She had two days to get all her paperwork done for the admissions office to be enrolled in the fall semester, and less than a week later she was in Columbia for the first team meeting.
"It was the craziest week of my life, but I'll never regret it," Garcia said. "It was awesome. Looking back at our initial meetings, everything that Coach Bev told me I would get out of coming here was exactly what happened."
With her ability to set the table as a lead-off hitter and flashy plays on defense, Garcia quickly became a fan favorite, and the feeling was mutual.
"I didn't know she was going to have the impact that she did," Smith said. "She's tiny, but I thought her speed and being a lefty hitter would contribute to our lineup. The thing that makes Samie so successful is that she is a student of the game. She remembers where people hit, what their tendencies are, and she would get great reads off the bat. She absolutely loves to compete."
"The fan base is one of the best things about playing here," Garcia said. "They're so absorbed in college athletics, probably because there aren't professional teams here. In California, people don't gravitate to college teams like they do here. The fans really make your experience worthwhile."
Garcia patterned her game after her cousin, Jacoby Ellsbury, who plays for the New York Yankees.
"Just watching how he hits and plays centerfield, which is where I played before I came to South Carolina, it made me want to play like him," Garcia said.
Garcia admits that it took some time to adjust to what she called the "language barrier" with Southern expressions, but she had no problem in adapting to life in South Carolina as the coaching staff instilled a family feeling into the team. That family atmosphere was always important to Garcia as her twin brother, Manny, and father, Manuel, were big influences on her as well.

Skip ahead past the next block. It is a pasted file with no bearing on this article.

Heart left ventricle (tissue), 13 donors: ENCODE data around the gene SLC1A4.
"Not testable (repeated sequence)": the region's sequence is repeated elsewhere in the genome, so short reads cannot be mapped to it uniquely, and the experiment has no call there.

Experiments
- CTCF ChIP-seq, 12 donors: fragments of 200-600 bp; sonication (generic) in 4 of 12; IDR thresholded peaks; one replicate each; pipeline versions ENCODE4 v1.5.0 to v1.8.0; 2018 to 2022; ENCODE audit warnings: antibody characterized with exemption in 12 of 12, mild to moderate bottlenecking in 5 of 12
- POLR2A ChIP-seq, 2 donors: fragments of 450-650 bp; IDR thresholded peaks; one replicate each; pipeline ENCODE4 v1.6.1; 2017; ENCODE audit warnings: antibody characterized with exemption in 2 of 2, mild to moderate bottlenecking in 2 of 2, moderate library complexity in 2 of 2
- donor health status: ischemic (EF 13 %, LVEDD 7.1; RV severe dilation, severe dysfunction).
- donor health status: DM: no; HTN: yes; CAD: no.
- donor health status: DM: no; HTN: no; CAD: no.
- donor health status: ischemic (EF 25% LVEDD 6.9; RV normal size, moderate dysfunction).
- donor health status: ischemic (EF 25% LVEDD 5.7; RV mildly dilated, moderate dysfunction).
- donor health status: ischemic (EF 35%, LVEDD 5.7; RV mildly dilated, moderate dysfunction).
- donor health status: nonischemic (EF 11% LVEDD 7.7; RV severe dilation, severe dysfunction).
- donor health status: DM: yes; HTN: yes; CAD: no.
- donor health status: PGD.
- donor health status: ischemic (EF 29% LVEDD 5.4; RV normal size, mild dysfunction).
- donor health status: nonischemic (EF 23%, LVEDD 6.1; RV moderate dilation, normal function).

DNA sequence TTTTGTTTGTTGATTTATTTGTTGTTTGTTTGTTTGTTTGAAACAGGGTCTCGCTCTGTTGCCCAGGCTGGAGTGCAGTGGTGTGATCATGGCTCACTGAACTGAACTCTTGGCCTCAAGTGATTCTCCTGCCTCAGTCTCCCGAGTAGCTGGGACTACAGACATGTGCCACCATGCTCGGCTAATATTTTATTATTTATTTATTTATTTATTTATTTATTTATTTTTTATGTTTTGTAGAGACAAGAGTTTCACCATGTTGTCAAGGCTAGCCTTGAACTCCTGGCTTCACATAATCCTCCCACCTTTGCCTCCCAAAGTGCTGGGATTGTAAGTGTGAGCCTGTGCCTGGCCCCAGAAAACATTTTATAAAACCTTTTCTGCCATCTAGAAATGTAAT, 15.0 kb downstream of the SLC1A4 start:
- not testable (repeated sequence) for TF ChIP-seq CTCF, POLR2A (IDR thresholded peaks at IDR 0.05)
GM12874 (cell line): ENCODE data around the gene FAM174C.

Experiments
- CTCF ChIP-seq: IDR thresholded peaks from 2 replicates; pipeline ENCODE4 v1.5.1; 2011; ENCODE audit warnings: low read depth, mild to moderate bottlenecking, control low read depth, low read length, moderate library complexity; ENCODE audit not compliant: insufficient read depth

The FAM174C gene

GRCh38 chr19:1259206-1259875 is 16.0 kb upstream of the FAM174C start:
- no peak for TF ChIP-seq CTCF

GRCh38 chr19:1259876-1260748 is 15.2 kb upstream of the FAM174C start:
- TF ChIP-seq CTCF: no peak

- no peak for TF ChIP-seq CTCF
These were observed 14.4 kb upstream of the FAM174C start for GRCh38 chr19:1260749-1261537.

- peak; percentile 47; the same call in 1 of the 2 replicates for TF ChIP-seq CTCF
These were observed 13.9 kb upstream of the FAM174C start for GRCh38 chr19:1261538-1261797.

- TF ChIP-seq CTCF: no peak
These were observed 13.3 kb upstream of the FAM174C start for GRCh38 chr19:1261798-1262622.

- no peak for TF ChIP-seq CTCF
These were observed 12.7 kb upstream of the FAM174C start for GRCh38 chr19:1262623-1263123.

"Being a twin is awesome," Garcia said. "I always had a buddy growing up. I got that competitive edge from him. He helped me out a lot and helped me chase my dream. I remember one time when I was having trouble hitting a lefty pitcher, and he'd throw me whiffle balls from the left side, and my dad would pitch from the right side. So it kept me balanced as a hitter. "
The balance paid off as she was a fourth-round pick of the New York/New Jersey Comets in the 2013 NPF draft, and she spent the 2014 summer with the Pennsylvania Rebellion. Playing professional softball offered her the chance to play against her idol, Andrea Duran, but it's not always glamorous.
"You get a little spoiled playing in the SEC," Garcia said. "You don't realize that until you are playing in the NPF. The travel arrangements aren't always as good as we had here. It's a good experience though, and you have to have a lot of passion for it because it doesn't pay very well. You have to love the game, otherwise you're going in for the wrong reasons. You get to test your skills against the best players."
The kid from California made an impact on the South Carolina program, and she takes pride in being one of the early building blocks as the program returns to prominence on the national level. After back-to-back trips to the NCAA Tournament, she would like to see the Gamecocks take the next step and get to the Women's College World Series and know that she played a part in getting them there.
"That would mean so much to me," Garcia said. "To have been here during the transition period and to try to help set a standard. I feel like I contributed to that."